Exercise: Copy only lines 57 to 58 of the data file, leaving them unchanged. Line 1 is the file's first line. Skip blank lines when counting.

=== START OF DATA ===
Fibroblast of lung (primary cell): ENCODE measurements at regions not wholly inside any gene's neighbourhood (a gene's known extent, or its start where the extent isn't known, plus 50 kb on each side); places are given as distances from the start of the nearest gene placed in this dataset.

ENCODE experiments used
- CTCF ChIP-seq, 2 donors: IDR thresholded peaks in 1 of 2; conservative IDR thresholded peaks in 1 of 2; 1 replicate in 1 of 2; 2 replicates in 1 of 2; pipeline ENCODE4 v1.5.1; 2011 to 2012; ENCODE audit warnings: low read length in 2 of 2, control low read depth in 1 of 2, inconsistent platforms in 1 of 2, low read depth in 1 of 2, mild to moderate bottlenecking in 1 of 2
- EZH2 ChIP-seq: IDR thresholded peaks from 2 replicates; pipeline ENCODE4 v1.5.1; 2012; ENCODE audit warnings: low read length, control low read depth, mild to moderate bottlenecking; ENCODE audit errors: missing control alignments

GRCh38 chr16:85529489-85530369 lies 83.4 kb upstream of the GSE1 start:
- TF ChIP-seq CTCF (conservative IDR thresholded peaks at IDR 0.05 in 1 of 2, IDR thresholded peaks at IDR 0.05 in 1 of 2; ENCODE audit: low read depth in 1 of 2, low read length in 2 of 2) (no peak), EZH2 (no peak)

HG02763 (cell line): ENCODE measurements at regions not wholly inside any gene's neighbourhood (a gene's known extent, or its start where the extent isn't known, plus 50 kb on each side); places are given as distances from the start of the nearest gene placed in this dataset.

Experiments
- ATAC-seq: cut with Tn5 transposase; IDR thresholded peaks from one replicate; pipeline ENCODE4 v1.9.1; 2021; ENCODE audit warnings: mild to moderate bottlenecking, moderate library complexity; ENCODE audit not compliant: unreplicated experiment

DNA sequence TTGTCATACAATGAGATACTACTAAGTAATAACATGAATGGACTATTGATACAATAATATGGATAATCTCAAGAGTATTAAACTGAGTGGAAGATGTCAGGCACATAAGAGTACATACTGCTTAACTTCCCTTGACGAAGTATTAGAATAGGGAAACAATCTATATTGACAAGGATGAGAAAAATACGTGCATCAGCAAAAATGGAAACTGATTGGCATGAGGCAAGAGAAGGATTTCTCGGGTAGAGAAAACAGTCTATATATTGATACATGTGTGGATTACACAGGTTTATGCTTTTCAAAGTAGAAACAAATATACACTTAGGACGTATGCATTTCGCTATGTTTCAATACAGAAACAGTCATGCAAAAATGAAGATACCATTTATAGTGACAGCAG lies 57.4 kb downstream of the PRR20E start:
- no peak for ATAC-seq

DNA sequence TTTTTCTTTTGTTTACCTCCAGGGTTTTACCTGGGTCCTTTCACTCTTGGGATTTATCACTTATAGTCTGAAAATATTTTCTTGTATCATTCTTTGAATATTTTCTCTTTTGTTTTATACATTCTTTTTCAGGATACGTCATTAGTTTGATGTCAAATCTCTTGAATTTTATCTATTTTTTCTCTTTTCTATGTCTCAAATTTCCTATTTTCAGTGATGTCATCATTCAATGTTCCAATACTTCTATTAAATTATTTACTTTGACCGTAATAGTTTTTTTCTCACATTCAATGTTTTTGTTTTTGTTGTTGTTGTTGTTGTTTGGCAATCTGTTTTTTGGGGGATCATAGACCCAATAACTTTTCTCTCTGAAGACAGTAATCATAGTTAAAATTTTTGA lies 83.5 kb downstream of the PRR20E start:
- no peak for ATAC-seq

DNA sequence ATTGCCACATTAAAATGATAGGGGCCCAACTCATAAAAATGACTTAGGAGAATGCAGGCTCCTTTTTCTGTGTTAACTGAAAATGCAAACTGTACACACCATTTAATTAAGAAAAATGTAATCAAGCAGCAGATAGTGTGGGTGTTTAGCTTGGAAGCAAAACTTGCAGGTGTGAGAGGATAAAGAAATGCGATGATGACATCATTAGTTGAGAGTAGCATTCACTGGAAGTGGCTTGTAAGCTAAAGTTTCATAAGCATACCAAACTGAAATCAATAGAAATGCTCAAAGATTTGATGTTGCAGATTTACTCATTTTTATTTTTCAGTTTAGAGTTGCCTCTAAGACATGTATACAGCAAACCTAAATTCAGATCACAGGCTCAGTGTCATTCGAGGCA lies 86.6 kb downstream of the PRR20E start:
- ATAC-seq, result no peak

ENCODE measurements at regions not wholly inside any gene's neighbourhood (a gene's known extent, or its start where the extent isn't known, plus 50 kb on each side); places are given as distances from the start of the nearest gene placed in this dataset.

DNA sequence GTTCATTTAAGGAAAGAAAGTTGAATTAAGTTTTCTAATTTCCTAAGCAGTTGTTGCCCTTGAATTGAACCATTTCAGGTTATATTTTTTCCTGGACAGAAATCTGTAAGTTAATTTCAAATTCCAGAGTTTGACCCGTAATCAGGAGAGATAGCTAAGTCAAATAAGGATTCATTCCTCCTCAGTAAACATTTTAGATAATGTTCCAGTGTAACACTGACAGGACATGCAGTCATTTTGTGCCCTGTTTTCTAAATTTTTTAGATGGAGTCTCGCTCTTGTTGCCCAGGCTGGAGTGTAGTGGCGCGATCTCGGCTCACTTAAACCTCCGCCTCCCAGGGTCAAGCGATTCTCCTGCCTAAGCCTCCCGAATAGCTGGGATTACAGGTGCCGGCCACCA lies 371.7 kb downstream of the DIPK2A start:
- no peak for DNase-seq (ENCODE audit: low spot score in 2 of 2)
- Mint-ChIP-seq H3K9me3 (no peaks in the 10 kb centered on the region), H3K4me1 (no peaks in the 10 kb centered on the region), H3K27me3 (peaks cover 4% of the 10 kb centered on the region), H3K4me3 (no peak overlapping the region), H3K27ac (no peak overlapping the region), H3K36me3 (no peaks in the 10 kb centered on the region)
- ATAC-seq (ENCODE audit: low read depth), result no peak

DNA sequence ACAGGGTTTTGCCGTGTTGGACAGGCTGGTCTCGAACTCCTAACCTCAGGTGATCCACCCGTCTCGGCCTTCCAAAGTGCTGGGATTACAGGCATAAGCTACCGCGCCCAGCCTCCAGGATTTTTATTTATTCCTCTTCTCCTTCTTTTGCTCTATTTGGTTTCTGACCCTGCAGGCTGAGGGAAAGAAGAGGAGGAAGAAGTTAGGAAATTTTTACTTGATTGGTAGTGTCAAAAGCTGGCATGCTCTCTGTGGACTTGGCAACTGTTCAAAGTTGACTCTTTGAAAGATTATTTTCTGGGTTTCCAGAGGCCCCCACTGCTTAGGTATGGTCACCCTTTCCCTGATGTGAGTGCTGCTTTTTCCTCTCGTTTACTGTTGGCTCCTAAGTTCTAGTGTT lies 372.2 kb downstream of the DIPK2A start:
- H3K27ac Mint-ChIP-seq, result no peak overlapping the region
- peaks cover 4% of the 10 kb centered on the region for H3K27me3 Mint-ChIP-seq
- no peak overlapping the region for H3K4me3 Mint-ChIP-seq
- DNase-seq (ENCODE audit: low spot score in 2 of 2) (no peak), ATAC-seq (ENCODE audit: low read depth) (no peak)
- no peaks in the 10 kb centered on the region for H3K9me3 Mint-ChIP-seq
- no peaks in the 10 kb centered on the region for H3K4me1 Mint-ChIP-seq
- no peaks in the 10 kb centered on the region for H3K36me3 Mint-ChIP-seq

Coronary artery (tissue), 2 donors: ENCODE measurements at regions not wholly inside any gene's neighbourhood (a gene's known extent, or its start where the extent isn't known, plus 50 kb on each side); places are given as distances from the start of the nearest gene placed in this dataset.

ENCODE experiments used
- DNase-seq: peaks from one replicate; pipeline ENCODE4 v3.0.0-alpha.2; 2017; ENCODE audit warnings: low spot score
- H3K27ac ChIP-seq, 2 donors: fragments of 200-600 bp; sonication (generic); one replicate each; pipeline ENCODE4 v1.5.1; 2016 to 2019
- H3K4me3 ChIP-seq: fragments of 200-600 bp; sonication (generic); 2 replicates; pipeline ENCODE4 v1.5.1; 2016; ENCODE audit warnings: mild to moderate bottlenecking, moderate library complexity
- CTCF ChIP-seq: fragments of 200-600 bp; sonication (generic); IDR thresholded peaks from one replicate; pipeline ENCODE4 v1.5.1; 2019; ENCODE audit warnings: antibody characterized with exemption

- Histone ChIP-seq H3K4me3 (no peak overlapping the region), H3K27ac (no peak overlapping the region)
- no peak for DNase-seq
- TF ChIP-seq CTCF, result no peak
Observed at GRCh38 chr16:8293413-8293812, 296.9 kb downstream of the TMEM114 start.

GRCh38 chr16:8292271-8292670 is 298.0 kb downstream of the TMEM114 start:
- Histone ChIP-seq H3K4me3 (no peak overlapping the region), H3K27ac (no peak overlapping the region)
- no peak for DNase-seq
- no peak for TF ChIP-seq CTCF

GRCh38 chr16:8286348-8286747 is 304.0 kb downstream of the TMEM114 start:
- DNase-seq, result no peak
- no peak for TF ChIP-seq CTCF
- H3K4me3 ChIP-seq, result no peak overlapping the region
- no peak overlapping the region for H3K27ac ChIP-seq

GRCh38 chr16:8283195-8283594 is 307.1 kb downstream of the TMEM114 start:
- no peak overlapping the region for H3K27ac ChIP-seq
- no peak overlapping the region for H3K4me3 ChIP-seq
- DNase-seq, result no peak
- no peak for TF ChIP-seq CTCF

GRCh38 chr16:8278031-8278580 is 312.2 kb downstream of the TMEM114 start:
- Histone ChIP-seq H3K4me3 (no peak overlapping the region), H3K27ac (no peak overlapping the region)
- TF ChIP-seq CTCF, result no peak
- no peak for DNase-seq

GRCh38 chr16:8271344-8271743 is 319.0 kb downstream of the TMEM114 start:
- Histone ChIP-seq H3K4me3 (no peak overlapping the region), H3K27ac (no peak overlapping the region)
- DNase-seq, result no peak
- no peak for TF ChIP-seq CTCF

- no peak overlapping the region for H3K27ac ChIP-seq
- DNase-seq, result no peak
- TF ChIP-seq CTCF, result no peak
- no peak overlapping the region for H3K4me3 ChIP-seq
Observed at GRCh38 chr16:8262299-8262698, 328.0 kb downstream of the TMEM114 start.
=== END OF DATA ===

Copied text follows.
GRCh38 chr16:8271344-8271743 is 319.0 kb downstream of the TMEM114 start:
- Histone ChIP-seq H3K4me3 (no peak overlapping the region), H3K27ac (no peak overlapping the region)